Figure 3. Gala fruit with cracks due to excessive rainfall during the growing season. Photo: Dr. Macarena
Updated: August 23, 2021
By Cameron McPherson , and Macarena Farcuh

Fruit Quality: The Importance of Fruit Textural Characteristics

Why is texture important?

Texture is a key fruit quality component when considering consumer acceptability. Fruit texture is usually perceived first with the sense of touch and then by the sensation experienced when eating it. Most consumers want a crisp, crunchy apple and a peach that is juicy and has a melting texture, meaning it yields to chewing without being mushy. Meeting these texture standards can increase fruit marketability.

Fruit texture, and particularly flesh firmness, is used as an important maturity index, in combination with other quality parameters. For wholesale, fruits will be harvested when the fruit presents a firm texture to allow for easier handling and decreasing bruising. For example, apples that will be stored longer than 3 months should be harvested with firmness of at least 15 lbs. When fruits will be harvested for farmers' markets, fruit firmness should be around ~13-15 lbs.

Measurement of fruit texture

To accurately measure the texture of the fruit, tests can be performed instrumentally or by using human subjects through sensory evaluation.

Figure 1. An Effegi firmness tester/penetrometer with a 7/16-inch diameter plunger Photo: Dr. Macarena Farcuh, University of Maryland.
Figure 1. An Effegi firmness tester/penetrometer with a 7/16-inch diameter plunger Photo: Dr. Macarena Farcuh, University of Maryland.

Instrumental techniques can involve destructive techniques, the most common of which is the puncture test using a handheld penetrometer or a firmness tester. A penetrometer works by measuring the force required to puncture fruit flesh to the point of irreversible damage. Common brands include Effegi firmness tester (Fig. 1) and Magness-Taylor pressure tester. These pressure tester’s use a 7/16-inch diameter plunger for apples and a 5/16-inch plunger for peaches. The process for testing your fruit is as follows: first, remove a patch of skin the size of a quarter. Second, hold fruit against a hard surface and force the plunger into the skin up to the scribed line on the plunger (7.9 mm). Perform this action on both sides of the fruit, compressing the plunger at a consistent speed to get accurate readings.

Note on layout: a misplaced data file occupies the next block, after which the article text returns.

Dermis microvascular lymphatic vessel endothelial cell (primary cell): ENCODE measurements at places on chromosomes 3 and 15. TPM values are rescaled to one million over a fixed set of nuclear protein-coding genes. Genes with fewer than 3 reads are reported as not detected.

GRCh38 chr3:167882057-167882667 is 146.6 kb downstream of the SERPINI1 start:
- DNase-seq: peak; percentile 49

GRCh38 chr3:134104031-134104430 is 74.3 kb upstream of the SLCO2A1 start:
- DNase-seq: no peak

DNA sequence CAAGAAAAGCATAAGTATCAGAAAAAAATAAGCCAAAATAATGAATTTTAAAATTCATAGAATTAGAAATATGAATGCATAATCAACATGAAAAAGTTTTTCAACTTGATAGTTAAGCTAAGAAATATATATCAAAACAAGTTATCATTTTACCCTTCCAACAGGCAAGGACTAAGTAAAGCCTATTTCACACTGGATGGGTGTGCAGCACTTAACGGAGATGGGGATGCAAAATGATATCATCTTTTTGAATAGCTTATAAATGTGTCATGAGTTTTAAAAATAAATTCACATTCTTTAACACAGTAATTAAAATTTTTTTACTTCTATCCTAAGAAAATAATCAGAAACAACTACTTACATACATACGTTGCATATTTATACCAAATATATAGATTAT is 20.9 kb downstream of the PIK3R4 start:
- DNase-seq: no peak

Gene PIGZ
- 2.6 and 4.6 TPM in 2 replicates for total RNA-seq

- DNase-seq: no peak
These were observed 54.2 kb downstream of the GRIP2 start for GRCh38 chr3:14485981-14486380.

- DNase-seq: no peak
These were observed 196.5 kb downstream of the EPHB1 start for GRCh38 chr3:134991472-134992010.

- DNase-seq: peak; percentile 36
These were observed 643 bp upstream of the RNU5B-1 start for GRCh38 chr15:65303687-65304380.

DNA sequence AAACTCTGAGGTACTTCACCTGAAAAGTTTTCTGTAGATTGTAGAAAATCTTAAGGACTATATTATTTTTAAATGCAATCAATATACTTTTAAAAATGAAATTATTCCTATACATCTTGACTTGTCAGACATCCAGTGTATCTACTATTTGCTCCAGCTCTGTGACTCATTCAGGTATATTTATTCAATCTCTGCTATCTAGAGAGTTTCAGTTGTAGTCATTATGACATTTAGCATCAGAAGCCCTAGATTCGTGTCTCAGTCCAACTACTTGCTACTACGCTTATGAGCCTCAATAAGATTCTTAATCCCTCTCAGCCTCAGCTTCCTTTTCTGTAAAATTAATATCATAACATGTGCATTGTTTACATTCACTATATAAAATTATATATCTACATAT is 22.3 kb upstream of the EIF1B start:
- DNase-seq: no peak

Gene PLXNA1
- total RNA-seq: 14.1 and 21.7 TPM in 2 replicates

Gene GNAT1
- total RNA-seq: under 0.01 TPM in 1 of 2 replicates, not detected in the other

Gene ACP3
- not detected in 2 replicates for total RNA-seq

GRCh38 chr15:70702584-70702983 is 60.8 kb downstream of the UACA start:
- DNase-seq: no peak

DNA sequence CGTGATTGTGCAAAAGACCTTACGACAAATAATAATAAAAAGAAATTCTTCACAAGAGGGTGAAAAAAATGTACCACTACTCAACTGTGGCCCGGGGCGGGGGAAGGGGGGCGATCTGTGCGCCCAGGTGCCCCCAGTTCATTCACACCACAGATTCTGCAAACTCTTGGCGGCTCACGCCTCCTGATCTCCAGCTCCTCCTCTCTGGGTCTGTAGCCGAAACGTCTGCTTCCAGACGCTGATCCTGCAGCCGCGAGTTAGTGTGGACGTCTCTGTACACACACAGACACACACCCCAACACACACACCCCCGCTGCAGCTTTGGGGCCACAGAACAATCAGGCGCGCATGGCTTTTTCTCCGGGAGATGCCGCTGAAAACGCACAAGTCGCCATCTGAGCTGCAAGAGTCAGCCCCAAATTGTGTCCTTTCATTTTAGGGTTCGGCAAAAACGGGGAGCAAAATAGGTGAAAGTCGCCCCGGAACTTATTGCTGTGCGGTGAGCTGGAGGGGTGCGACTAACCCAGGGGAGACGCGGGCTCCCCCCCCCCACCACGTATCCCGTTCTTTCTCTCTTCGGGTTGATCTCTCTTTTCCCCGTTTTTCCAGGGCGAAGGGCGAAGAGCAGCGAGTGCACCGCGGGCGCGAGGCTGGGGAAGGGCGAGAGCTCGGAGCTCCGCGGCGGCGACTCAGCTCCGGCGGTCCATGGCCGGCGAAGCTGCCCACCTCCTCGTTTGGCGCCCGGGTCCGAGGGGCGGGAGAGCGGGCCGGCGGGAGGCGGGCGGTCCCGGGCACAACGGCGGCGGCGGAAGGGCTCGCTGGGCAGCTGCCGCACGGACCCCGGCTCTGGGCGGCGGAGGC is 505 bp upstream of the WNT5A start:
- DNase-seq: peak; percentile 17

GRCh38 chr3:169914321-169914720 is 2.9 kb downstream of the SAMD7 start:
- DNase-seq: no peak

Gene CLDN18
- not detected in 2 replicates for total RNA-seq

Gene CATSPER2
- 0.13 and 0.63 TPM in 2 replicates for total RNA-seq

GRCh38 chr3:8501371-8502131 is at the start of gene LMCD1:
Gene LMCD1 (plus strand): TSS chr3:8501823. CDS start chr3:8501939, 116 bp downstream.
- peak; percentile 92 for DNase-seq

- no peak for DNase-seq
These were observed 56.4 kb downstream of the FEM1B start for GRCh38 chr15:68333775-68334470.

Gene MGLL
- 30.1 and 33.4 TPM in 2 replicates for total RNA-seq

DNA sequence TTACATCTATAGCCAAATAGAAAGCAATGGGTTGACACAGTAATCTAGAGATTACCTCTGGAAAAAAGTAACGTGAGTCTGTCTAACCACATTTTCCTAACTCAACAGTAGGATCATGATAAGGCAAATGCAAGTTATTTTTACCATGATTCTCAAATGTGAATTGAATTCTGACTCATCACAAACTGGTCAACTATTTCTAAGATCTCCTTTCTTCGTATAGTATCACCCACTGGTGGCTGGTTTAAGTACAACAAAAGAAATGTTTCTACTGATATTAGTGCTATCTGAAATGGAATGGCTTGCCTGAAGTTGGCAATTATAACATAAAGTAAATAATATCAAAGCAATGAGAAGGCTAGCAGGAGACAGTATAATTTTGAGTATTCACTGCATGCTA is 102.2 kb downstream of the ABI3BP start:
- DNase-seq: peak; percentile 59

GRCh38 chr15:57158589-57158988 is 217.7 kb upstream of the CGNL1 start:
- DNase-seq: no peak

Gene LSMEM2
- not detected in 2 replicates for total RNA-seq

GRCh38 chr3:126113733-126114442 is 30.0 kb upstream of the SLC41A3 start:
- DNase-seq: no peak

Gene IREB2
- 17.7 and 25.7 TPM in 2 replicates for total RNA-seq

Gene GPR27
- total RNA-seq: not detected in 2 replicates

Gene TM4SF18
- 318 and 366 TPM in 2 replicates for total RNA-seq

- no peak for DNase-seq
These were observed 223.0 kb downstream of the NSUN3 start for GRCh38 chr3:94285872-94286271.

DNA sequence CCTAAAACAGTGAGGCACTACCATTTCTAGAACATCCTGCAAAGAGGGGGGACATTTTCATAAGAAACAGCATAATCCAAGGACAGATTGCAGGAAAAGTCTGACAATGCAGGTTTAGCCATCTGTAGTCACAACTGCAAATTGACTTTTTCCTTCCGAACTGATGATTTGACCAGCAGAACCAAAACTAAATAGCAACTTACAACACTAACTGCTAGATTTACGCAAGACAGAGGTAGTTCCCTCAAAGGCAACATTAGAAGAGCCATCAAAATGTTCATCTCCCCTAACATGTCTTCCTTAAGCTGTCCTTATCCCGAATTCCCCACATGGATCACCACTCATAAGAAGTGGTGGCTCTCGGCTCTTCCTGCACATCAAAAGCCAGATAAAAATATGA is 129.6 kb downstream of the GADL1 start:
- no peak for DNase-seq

Sensory techniques can be thought of as the same concept as taking a bite of the fruit and deciding on its quality. Human subjects can be trained on different textural attributes that are then used to describe the product; or a large number of untrained human subjects are asked to gauge preference as consumers of the fruit they are sampling.

What are some of the factors that affect fruit texture?

Genetic background

Figure 2. Melting flesh type-peach with desirable texture. Photo: Mark Stebnicki, Pexels.
Figure 2. Melting flesh type-peach with desirable texture. Photo: Mark Stebnicki, Pexels.

In peaches, there are big differences in texture when comparing peaches belonging to the non-melting types, melting types, and stony hard classes. Non-melting type peaches retain their firmness and soften slowly so they are best for canning.; while melting type peaches, soften faster as they ripen and are grown to be eaten fresh (Fig. 2).

Stony hard types soften even less than non-melting type and have a crisp texture. Apples can also vary in their texture: Fuji is known to have a soft and crisp texture, whereas Honeycrisp apples are characterized by their crispness, as the name suggests, but also their crunchiness and juiciness.


Orchard crop load management: Thinning and pruning can impact fruit texture through affecting fruit size and sunlight exposure of the fruit. Thinning has also been shown to improve texture characteristics at time of harvest. In a study on Royal Gala apples, fruit firmness was positively correlated with fruit size, meaning larger fruits were slightly firmer at harvest than smaller fruits. Pruning is also key for fruit texture characteristics. Through correct pruning practices growers can assure, among others, that the canopy optimizes light distribution to all fruit on the tree. Incorrect pruning can lead to fruit shading, leading to underripe fruit that is smaller and with a hard, undesirable texture.